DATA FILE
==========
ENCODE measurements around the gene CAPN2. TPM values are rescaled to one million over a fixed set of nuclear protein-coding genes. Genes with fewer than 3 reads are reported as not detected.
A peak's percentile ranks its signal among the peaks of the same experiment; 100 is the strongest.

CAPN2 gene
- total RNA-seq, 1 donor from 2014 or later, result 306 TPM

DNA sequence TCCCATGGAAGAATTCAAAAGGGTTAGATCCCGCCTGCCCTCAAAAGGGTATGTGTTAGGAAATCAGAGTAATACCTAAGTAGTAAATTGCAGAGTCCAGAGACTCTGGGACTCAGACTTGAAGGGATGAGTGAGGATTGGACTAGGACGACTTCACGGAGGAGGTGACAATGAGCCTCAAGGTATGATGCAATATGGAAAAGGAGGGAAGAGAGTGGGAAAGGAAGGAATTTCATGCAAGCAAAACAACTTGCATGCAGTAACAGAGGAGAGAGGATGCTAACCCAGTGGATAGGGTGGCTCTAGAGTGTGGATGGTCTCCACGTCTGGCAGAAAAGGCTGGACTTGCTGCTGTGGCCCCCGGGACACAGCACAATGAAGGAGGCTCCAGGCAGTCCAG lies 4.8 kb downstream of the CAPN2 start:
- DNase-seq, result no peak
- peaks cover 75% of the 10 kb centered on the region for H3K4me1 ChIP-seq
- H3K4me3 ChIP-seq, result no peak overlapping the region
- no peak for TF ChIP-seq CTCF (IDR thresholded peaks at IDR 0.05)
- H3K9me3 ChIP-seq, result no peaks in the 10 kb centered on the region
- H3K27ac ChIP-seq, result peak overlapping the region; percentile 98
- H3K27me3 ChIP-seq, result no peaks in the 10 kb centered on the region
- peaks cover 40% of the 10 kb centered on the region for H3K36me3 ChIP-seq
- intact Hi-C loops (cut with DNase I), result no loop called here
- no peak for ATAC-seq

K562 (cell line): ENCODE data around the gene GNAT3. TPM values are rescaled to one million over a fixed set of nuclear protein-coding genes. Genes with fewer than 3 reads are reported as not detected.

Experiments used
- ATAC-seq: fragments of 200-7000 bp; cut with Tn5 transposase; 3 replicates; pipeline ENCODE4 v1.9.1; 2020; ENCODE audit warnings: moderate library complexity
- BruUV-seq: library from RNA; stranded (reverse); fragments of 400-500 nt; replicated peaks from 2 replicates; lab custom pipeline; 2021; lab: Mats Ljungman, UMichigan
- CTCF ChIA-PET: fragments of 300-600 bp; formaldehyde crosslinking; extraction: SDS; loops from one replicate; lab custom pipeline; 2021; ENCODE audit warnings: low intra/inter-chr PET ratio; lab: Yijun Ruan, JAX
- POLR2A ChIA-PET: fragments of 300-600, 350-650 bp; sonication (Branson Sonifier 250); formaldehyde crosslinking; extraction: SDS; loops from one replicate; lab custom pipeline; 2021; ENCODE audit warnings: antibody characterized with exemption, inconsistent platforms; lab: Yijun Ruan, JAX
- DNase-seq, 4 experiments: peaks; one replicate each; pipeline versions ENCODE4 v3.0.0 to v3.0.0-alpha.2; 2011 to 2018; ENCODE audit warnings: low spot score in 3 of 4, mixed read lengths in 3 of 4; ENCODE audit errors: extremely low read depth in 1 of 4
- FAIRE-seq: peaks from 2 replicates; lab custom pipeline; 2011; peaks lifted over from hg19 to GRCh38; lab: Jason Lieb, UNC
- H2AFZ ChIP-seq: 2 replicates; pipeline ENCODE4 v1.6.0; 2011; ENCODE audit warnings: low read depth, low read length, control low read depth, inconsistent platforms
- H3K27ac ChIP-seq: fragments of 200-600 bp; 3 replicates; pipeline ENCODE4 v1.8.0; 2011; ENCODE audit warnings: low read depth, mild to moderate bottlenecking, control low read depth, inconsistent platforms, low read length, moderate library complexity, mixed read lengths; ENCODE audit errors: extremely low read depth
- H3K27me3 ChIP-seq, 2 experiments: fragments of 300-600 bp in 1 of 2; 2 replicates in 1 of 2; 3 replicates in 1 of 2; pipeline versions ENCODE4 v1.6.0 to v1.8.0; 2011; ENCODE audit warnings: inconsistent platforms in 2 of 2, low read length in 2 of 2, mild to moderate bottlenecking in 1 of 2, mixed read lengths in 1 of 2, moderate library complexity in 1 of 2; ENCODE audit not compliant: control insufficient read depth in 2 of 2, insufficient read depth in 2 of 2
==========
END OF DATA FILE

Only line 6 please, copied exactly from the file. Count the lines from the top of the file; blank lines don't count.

- DNase-seq, result no peak